Will the FMCSA’s Investigation Help Me in Court?
If you’re involved in a truck accident caused by a violation of FMCSA regulations, the agency’s investigation may help support your case. The investigation may provide evidence of negligence, including driver fatigue, improper vehicle maintenance, or non-compliance with drug and alcohol testing requirements. With this information, your attorney can prove liability in a personal injury lawsuit or insurance claim.
However, it’s important to note that the FMCSA’s investigation isn’t the only evidence you’ll need to prove liability in court. Your lawyer will also need to gather additional evidence, including witness statements, police reports, and medical records.
How to Prove that a Truck Driver or Third Party is Liable
Proving liability in a truck accident case can be challenging, especially when dealing with a large trucking company with extensive resources. However, several pieces of evidence can help prove liability, helping you obtain money for your damages. These pieces of evidence include the following:
- Driver logs and records: The driver’s logs and records provide evidence of driver fatigue or non-compliance with hours of service regulations.
- Vehicle maintenance and inspection records: These records provide evidence of vehicle defects or maintenance issues that contributed to the accident.
- Eyewitness accounts: Witness statements can help provide an accurate account of the events leading up to the accident.
- Police report: Police reports can help establish liability and determine if any traffic violations were committed.
- Black box data: Trucks are equipped with electronic control modules (ECMs), also known as “black boxes.” They provide data on the truck’s speed, braking, and other important information leading up to the accident.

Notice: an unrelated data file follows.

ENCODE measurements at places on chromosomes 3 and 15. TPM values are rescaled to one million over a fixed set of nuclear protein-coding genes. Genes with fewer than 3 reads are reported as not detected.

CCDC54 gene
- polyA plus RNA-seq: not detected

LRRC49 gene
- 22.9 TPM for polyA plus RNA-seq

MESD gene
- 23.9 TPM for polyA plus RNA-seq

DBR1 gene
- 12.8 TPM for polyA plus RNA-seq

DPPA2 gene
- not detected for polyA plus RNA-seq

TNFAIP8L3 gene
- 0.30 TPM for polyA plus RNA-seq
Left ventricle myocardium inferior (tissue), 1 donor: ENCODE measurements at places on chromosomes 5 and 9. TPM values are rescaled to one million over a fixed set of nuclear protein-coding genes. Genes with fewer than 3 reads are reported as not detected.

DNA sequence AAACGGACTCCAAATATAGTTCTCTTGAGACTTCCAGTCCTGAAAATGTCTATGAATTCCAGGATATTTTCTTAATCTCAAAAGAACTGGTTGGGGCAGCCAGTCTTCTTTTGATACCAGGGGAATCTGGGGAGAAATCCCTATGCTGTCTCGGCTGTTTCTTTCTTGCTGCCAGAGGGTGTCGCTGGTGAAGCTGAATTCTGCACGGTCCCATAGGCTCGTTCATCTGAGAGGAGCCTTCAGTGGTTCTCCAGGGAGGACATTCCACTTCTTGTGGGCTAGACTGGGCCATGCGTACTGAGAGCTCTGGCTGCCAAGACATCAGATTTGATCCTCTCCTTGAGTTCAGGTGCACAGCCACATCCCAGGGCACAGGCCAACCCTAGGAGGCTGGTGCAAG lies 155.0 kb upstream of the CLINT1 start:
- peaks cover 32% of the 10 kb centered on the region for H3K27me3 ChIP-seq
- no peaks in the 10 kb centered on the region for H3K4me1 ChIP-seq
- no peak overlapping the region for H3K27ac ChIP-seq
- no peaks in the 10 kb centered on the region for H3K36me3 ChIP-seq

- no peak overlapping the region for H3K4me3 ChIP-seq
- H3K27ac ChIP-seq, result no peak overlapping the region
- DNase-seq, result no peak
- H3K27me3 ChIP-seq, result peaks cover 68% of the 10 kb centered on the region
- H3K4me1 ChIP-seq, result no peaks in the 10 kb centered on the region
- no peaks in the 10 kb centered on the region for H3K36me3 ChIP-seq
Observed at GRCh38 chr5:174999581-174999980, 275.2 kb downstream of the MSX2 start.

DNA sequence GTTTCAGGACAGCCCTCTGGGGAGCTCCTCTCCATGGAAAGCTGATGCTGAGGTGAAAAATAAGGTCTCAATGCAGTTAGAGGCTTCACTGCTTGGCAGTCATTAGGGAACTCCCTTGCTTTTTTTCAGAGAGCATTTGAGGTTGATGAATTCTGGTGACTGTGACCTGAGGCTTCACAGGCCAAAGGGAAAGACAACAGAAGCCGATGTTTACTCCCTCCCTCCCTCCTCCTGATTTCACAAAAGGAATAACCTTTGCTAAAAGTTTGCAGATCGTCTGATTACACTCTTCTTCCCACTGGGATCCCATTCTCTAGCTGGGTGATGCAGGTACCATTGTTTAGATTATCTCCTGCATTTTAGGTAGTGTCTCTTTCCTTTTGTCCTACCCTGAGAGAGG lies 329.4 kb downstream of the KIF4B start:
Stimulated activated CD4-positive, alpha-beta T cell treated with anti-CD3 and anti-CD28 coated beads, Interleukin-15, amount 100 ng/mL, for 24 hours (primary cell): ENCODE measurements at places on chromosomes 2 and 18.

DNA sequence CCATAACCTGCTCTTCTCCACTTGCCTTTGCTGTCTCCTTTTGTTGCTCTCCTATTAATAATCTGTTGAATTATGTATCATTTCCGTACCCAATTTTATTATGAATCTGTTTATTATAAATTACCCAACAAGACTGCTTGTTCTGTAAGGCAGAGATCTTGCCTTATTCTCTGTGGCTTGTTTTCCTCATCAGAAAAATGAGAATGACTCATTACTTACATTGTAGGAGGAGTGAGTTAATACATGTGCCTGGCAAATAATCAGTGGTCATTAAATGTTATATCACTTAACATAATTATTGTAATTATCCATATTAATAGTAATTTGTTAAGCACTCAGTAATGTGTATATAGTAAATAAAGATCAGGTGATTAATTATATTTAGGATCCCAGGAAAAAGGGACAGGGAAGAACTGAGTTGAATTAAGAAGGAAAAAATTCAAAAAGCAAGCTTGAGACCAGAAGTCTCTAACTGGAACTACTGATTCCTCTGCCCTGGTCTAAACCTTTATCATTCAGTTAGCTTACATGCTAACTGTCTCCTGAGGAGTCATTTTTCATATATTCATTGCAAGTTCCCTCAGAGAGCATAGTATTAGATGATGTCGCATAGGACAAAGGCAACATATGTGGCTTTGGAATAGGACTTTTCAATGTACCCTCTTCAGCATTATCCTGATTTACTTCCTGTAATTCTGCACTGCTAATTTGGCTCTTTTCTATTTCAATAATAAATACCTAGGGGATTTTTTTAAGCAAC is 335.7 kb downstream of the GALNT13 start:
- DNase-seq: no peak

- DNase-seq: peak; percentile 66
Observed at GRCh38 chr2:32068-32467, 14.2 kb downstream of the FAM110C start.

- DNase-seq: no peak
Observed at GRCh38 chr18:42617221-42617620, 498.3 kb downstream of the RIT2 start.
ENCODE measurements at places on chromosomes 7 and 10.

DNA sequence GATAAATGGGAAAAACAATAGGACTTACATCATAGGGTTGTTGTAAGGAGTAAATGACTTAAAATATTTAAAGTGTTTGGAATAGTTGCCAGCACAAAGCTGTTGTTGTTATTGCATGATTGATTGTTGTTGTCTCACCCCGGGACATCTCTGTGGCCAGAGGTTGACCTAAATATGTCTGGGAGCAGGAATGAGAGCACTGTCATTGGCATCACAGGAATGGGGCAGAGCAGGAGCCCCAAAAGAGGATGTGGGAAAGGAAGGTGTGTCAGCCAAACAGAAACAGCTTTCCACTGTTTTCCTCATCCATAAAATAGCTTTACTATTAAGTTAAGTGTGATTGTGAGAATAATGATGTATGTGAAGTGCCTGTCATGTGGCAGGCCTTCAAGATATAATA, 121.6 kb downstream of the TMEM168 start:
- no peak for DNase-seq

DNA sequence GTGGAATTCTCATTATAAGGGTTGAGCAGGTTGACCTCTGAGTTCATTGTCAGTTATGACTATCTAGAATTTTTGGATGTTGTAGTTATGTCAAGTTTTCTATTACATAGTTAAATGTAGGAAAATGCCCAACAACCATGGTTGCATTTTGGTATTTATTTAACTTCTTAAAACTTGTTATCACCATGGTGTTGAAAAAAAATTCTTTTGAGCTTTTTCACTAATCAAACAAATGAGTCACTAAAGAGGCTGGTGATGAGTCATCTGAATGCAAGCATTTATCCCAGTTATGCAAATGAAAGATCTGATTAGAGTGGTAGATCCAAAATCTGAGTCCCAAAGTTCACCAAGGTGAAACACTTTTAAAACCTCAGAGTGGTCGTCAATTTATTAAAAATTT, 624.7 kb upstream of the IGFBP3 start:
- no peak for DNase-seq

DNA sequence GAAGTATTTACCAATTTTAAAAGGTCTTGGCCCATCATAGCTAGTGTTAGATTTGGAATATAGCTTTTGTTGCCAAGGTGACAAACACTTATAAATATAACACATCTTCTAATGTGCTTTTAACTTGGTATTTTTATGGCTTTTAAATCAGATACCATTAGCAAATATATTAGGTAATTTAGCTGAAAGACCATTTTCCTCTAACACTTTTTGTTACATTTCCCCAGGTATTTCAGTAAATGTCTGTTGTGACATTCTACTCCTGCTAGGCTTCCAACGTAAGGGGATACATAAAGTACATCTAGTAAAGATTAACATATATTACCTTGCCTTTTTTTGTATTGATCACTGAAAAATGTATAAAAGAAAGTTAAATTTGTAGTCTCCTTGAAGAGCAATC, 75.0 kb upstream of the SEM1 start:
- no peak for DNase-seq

- Phone records: Cell phone records help determine if the driver used a cellphone while operating their vehicle.
- Drug and alcohol testing records: These records can provide evidence of driver impairment during the accident.
Will They Fire the Truck Driver?
If a truck driver violates FMCSA regulations, the company may terminate their employment. However, whether or not they choose to fire the truck driver depends on the specific circumstances of the violation. The driver may receive a warning or reprimand if the violation is minor and doesn’t pose a significant safety risk. However, if the violation is severe, the driver may face disciplinary action, including termination.
What if the Trucking Company Has Committed Multiple Offenses?
As stated earlier, the FMCSA can punish trucking companies for repeated rule breaks. They can do this by downgrading the safety ratings of multiple offenders. A reduced rating hurts a company’s ability to obtain new business. The FMCSA can also levy significant fines and administer other severe penalties.
How Can Keller, Melchiorre & Walsh Help Me with My Claim?
KMW attorneys have extensive experience in truck accidents and other personal injury cases. If you decide to work with us, we’ll work tirelessly to protect your rights and help you obtain the compensation you deserve. Schedule a free consultation by contacting us online or calling (561) 295-5825.